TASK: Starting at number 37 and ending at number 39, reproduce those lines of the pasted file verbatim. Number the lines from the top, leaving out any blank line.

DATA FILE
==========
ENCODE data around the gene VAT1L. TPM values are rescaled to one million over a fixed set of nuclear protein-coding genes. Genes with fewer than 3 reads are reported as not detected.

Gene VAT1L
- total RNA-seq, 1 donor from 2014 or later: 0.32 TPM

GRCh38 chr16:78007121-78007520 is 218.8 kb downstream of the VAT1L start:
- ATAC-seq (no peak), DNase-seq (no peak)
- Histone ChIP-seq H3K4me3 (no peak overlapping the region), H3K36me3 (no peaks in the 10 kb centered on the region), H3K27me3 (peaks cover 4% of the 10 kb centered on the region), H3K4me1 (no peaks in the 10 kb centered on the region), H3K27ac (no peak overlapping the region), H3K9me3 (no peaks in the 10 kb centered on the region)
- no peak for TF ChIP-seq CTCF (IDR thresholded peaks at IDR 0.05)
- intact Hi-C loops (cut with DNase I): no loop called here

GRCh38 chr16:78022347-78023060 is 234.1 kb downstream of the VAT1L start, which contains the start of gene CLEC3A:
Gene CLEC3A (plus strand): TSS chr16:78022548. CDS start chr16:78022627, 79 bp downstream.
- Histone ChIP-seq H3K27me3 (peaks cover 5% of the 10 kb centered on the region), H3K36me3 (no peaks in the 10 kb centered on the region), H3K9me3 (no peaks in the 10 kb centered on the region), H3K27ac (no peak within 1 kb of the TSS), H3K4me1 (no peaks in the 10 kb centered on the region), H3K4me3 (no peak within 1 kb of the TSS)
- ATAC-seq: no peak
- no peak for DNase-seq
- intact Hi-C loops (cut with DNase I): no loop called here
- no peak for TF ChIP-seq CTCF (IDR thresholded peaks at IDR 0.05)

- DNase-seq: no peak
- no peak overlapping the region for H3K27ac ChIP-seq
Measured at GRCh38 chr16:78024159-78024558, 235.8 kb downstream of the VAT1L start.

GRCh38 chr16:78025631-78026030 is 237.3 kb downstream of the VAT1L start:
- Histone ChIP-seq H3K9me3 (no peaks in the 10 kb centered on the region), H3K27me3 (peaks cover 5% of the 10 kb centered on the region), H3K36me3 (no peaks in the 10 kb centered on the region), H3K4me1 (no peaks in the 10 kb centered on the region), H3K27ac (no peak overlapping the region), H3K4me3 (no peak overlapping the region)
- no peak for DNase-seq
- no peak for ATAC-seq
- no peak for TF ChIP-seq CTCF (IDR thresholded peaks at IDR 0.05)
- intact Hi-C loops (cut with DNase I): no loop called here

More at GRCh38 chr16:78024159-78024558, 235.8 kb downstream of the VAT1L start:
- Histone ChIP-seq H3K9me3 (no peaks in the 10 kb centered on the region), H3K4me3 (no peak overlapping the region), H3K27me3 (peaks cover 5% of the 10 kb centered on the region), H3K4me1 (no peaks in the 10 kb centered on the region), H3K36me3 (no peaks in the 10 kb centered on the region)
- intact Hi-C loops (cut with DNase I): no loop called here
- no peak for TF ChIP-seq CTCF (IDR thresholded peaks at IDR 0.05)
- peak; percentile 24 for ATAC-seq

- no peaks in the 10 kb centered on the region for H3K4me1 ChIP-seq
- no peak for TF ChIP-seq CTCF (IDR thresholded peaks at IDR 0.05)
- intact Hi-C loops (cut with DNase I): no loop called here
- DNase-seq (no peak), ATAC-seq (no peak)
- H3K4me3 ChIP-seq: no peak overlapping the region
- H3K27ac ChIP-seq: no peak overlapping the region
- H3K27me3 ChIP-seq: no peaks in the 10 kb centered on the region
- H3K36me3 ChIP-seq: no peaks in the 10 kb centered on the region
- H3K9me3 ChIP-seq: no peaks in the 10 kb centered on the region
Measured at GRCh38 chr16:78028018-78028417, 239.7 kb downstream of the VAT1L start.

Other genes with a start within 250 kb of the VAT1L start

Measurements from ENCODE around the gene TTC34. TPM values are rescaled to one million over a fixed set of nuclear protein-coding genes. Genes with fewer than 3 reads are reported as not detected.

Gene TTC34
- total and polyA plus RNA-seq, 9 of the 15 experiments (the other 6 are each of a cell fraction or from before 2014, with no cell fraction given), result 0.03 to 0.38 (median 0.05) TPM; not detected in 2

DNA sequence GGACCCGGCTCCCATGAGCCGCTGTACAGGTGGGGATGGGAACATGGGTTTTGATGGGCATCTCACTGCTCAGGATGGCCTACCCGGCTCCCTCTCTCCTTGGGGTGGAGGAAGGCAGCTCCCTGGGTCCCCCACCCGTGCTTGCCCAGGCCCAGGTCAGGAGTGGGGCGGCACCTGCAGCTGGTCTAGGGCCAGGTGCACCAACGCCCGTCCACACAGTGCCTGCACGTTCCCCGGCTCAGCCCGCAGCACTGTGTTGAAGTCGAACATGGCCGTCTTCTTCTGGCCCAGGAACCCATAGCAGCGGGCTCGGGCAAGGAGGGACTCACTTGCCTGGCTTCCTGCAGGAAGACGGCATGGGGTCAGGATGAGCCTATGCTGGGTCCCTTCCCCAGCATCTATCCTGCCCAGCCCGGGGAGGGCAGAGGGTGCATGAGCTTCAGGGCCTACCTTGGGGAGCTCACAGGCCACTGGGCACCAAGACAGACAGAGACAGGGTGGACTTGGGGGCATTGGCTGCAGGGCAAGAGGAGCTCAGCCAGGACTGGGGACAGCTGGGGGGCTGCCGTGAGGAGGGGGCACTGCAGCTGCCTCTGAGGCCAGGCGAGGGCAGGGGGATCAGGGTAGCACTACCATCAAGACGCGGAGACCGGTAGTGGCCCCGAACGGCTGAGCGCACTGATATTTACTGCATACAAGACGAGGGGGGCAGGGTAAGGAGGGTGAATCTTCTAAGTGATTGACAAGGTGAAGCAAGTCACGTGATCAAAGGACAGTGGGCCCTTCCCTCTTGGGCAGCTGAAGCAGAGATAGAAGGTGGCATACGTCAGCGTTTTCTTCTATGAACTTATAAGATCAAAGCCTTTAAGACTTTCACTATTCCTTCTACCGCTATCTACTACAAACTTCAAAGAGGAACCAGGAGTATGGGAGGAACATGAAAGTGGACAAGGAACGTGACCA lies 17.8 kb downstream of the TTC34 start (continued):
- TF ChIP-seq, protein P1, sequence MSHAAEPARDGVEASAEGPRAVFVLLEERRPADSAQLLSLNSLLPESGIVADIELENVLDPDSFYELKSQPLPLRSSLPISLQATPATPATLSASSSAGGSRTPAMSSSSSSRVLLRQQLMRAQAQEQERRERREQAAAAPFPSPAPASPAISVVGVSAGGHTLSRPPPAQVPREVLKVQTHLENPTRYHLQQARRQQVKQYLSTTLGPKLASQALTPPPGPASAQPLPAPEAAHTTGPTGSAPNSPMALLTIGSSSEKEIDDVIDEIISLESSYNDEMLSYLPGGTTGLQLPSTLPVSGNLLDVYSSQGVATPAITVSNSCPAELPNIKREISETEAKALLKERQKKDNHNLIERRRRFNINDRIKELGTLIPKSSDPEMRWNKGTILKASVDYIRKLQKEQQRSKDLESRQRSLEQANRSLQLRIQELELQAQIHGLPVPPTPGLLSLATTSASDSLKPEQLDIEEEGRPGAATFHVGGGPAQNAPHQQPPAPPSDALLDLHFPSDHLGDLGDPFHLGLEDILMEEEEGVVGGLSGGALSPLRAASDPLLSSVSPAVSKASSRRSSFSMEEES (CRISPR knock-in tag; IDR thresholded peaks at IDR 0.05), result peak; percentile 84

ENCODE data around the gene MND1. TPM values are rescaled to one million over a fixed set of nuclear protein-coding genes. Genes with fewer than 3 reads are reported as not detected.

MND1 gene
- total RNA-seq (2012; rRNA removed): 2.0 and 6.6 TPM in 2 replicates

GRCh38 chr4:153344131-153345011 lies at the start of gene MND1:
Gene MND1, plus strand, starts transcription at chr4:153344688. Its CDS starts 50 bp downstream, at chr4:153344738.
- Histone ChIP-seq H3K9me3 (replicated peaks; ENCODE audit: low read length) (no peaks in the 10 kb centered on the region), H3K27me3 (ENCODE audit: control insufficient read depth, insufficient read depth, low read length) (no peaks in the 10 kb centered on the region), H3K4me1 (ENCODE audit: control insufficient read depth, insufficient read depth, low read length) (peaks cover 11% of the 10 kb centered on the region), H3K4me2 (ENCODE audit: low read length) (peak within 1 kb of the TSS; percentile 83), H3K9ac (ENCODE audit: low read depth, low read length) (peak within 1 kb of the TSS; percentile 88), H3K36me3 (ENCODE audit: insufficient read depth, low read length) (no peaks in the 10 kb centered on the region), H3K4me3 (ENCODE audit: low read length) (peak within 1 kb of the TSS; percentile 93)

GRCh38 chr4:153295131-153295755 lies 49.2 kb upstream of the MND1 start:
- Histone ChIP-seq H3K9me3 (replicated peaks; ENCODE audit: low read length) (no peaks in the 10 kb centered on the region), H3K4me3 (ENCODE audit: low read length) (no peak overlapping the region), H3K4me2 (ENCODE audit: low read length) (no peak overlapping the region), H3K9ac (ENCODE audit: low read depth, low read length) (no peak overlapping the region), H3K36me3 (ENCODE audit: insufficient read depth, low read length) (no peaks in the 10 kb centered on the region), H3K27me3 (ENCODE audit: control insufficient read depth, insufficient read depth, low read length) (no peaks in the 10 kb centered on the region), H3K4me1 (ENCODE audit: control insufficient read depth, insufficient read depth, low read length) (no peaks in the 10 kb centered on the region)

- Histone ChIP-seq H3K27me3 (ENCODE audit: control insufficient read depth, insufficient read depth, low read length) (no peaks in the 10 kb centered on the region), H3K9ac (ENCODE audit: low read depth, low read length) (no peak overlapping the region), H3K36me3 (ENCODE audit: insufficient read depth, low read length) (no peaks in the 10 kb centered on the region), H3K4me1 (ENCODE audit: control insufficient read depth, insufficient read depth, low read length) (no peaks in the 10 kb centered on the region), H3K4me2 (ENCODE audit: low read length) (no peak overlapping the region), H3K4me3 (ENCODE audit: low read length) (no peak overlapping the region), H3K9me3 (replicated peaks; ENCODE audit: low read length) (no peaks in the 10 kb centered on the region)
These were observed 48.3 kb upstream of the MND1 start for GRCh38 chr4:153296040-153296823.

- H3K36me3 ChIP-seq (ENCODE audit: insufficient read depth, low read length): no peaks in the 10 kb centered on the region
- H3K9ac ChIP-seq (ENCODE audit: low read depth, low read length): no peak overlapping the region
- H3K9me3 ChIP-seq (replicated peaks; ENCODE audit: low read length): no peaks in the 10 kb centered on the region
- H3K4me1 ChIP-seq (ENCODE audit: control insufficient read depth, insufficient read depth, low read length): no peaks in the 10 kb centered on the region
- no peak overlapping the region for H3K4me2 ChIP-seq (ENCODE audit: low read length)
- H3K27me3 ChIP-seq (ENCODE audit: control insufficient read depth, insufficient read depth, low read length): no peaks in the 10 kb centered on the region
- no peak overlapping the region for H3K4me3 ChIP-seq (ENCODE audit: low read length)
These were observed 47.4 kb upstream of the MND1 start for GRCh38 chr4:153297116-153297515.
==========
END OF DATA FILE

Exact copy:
- H3K36me3 ChIP-seq: no peaks in the 10 kb centered on the region
- H3K9me3 ChIP-seq: no peaks in the 10 kb centered on the region
Measured at GRCh38 chr16:78028018-78028417, 239.7 kb downstream of the VAT1L start.